" me. We match."

Matching, for Josiah, is so....powerful.

We had just received the pictures of the triplets, and (despite the fact that we had spent hours looking at pictures of people from Ethiopia together) I think the fact that our babies would have skin that was different from his hit him kind of suddernly.

"Are you worried, Josiah, that you might not love the new babies because you won't match them?"


"I can totally understand that. You know, I used to worry about that, too."

"You did?"

"Yep. But I'll bet we'll find lots of ways that you match them once we're all together. One thing that will match right away is that you'll both be in our'll be brothers and sisters. And, after awhile, we'll probably find other ways that we match. Maybe they'll like Ninja Turtles."

"Do you think they'll like Ninja Turtles, Mom?"

"Maybe, or dinosaurs."

"I could share my dinosaurs with them!"

"Exactly, so it's okay that you feel the way that you feel about light-skinned babies. I think that you'll find lots of ways to match your new brothers and sister once we're together as a family. When I was a little girl, I wanted to bring a dark-skinned baby home from the hospital after my mom had our little sister. I just liked the way she looked. But you know how much I love Aunt Karen. She is my sister..."

"Do you still?"

"What's that Josiah?"

"Do you still like dark-skinned babies better?"

AHHHHHH, now we're at the heart of it.

"I love my children. I LOVE your light skin, Josiah, because it's on you, and I love you. And I LOVE our new babies' dark skin because it's on them, and they are my children. Your skin is absolutely perfect for you. You make your skin beautiful. And the new babies' dark skin is perfect for them, and they make their skin beautiful." ....on and on.....etc., etc..

So he was satisfied....for that day.

A few weeks after we were home, I overheard him run into the kitchen where Girum was playing in his exersaucer. (I was changing someone or feeding someone in the adjascent living room) whispering, "Girum, I prayed and prayed for God to make one of my new brothers look like me, and God gave me you" (people often comment on the fact that Girum and Josiah sort of resemble each other. I guess he sees it too)......I started to smile....matching solved, right? We've arrived. Josiah left the room and then scurried back in to add, "but I still like light-skinned babies better...." So, maybe a little more ground is left to cover....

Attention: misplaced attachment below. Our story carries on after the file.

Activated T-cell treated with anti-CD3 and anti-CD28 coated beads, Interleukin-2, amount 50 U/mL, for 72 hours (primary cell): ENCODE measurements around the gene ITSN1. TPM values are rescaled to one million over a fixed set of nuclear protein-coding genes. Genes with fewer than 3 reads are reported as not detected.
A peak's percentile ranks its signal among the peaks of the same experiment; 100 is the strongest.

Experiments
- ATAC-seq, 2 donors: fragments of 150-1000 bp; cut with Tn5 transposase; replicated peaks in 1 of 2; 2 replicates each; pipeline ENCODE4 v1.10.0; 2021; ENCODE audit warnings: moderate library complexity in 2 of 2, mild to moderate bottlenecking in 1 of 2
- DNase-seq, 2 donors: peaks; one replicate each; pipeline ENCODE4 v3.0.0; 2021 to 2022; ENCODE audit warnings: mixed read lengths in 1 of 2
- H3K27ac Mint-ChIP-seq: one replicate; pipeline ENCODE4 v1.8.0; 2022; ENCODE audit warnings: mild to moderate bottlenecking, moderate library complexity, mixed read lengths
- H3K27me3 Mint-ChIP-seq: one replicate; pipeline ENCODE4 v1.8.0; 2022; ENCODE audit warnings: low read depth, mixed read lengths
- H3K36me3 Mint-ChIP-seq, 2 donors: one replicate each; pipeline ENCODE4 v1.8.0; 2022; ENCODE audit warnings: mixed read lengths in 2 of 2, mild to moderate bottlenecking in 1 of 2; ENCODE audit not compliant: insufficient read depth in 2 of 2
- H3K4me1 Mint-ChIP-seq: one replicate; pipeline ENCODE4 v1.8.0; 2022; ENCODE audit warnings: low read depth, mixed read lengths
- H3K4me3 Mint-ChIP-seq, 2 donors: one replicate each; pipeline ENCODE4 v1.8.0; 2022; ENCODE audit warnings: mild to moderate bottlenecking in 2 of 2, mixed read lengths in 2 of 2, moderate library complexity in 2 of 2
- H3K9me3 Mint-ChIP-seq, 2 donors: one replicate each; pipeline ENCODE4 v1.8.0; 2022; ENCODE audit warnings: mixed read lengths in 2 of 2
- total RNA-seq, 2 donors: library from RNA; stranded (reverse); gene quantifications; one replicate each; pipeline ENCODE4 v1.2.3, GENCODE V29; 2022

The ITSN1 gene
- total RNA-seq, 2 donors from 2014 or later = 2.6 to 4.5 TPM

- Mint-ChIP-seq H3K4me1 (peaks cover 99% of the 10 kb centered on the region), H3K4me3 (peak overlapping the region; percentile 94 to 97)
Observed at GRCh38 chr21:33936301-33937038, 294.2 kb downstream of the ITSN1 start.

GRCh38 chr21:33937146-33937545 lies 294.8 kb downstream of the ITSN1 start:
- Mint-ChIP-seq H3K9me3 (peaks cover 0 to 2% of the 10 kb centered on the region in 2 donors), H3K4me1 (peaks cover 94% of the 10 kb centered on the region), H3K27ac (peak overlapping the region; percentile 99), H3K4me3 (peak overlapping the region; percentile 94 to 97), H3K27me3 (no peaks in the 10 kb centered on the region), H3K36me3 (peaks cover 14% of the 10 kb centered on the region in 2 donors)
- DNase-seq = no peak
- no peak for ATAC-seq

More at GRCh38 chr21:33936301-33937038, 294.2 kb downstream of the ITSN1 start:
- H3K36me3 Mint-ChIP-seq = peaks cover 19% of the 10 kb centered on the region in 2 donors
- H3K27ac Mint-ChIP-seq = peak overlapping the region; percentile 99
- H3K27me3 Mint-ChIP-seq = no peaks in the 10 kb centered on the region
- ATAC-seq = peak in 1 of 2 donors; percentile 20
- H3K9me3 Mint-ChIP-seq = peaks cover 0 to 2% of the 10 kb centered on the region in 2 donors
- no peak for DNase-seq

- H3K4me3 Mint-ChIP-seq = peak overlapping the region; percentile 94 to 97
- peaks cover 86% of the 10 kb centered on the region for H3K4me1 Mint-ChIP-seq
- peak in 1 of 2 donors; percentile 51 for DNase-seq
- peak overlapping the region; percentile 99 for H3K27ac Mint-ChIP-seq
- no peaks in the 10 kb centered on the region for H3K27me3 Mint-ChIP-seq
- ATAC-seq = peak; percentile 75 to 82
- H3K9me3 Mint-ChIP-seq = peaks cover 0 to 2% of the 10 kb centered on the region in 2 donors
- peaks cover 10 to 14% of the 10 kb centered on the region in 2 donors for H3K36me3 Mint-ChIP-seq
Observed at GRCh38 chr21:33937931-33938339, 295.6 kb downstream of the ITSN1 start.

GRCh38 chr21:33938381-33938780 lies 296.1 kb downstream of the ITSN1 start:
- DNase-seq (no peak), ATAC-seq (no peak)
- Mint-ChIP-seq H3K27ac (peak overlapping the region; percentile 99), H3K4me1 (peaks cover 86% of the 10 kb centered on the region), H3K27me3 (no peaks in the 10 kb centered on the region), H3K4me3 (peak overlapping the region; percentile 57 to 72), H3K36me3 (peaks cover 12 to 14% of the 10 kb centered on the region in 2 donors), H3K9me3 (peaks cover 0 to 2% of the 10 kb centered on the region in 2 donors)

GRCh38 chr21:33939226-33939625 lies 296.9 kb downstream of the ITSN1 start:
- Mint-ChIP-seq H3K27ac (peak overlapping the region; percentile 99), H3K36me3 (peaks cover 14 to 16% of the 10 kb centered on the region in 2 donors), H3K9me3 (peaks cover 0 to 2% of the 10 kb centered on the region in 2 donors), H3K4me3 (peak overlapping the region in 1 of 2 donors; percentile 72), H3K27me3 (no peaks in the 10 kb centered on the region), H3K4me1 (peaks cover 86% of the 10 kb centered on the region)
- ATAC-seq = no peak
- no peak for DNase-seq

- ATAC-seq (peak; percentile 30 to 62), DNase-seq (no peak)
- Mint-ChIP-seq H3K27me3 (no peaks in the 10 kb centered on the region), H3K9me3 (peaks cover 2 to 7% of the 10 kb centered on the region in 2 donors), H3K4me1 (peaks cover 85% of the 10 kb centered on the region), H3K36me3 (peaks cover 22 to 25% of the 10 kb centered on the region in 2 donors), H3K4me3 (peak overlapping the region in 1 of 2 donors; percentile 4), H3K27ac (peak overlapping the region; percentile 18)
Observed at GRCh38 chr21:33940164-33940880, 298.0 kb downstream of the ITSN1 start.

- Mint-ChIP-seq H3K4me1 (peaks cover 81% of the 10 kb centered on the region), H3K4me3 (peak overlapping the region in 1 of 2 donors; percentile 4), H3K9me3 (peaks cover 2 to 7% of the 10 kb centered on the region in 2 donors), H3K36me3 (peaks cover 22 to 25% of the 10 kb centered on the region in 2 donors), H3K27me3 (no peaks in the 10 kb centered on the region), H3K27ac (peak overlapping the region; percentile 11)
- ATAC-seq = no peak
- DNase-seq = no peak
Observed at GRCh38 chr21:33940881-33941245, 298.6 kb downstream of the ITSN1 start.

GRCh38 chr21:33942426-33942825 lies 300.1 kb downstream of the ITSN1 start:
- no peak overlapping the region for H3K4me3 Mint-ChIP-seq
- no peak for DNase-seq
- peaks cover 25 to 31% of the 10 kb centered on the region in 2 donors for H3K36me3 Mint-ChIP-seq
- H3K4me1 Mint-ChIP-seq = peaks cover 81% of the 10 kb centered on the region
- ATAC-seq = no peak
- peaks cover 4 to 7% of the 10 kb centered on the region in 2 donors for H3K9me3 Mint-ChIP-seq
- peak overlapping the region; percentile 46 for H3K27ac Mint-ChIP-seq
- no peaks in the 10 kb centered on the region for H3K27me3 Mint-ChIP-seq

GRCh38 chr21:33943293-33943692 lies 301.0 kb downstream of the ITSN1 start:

I write ALL (ALLLL) of that as background information for a conversation that happened last week. Josiah bolted up the stairs (he bolts everywhere....I think that's part of being "powerful" :), ran over to where I was holding Girum, laid his cheek against Girum's so that both of their faces shown up at me, and said, "Look, Mama. Girum and I match perfectly. We both love you!" And then he scurried off.

I can't get that moment out of my mind.

Both Girum and Josiah are particularly attached to me, in their own ways. Both boys calm in my arms and look at me with a disarming adoration that NO ONE deserves. And now, Josiah thinks they match.....with a force stronger than superpowers.


And, now, I keep thinking of the ways that all of us match because of Whom we adore-- in various shades and flavors of adoration....we powerfully match.

Monday, December 1, 2008

What's in a name?

I'm too tired to plunge as deep as the Shakespeare passage that I pulled my title from tonight, but I keep talking to people (wonderful family people, mostly) who are interested in the origins and meanings of my kids' names. SO, I thought I'd share. Here they are, in the order of their birth:

Olivia Anne

Olivia -- We didn't name Olivia until two days after she was born, just before we left the hospital. After jostling around Zion, Elizabeth, and Olivia, we chose the name that seemed to suit our beautiful daughter. A name that, with its nod to the Olive tree and (by extension) branch, symbolizes peace, hope, and victory. Also, I was drawn to the name's "Ya" sounding suffix -- the same "from God" sound affixed to the names of the prophets. If my daughter's life was to embody prophesy, I wanted it laden with hope, peace, and victory -- messages, also, that still spill from Jesus's time on the Mount of Olives. So many layers to that one, no?